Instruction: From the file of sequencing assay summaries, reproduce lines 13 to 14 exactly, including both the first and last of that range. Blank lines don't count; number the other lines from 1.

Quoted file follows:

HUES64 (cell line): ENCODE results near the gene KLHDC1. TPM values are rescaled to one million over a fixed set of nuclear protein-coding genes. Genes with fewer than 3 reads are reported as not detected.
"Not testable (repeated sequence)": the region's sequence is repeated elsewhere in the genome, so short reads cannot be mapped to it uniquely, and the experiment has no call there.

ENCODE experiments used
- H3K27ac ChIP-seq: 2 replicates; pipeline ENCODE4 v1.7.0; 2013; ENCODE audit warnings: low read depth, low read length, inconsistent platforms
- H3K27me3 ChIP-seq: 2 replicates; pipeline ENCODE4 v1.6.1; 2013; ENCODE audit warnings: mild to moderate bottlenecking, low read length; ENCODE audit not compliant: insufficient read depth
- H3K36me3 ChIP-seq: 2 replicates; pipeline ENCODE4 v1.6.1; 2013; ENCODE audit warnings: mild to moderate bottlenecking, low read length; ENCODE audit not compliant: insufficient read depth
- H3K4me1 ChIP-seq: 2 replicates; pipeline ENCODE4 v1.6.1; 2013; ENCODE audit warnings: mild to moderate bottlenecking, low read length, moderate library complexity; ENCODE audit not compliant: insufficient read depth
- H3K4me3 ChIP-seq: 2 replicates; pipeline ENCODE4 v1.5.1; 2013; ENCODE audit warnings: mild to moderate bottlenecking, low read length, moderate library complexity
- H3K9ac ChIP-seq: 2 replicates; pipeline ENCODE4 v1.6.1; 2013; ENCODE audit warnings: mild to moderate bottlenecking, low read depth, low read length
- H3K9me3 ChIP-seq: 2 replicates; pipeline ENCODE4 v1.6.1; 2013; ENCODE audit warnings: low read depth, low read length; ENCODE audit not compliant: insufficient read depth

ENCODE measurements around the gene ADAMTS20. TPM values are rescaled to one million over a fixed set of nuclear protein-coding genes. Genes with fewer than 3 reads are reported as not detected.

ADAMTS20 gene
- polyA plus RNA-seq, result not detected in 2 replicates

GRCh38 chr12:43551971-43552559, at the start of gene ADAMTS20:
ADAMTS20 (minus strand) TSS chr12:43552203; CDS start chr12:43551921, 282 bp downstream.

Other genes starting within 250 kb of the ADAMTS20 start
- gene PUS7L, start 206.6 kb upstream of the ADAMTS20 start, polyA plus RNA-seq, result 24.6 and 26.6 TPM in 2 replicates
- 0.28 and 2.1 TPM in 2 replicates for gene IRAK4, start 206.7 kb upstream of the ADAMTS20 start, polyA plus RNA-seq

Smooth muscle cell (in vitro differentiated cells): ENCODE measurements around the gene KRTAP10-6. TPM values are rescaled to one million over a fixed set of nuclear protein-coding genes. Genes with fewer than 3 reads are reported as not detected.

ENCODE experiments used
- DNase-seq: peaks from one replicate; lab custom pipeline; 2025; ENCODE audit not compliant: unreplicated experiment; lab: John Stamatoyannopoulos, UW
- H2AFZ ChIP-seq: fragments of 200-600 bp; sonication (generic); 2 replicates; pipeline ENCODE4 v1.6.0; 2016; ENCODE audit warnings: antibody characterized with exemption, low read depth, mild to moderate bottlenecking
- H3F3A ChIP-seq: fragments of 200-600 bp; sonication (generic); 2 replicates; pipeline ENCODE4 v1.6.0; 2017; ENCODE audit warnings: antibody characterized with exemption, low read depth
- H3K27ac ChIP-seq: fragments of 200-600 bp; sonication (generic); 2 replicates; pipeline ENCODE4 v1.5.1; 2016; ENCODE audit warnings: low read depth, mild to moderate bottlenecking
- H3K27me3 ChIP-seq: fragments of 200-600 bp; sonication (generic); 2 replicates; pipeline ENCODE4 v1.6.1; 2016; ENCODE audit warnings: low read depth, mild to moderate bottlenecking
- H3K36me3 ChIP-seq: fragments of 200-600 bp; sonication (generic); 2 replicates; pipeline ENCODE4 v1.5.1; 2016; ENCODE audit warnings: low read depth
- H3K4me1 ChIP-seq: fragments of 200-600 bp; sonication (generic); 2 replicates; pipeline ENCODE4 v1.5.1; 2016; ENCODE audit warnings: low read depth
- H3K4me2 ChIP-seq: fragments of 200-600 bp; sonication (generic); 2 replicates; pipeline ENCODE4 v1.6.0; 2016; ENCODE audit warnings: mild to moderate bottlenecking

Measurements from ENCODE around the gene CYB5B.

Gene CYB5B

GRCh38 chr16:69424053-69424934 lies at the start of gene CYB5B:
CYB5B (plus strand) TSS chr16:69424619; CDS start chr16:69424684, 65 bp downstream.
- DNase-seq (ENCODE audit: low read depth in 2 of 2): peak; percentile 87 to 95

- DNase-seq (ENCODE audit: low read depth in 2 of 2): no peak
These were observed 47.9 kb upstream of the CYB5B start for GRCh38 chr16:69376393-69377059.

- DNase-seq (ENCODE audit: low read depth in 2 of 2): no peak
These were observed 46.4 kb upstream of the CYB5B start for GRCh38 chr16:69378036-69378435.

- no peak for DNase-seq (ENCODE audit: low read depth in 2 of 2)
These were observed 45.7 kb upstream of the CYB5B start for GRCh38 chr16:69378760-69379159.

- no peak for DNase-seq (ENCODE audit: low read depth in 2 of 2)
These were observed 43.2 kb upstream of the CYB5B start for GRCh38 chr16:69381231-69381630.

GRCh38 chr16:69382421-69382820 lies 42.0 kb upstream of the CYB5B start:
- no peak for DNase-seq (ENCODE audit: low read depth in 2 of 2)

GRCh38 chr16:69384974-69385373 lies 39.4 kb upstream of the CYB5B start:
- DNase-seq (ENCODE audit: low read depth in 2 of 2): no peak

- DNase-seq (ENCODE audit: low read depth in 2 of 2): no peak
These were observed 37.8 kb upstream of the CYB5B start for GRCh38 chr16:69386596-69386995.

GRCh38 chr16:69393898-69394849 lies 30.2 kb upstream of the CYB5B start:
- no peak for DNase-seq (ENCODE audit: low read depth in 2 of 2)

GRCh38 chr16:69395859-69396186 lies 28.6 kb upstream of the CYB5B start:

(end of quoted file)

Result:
- polyA plus RNA-seq, result not detected in 2 replicates

GRCh38 chr12:43551971-43552559, at the start of gene ADAMTS20: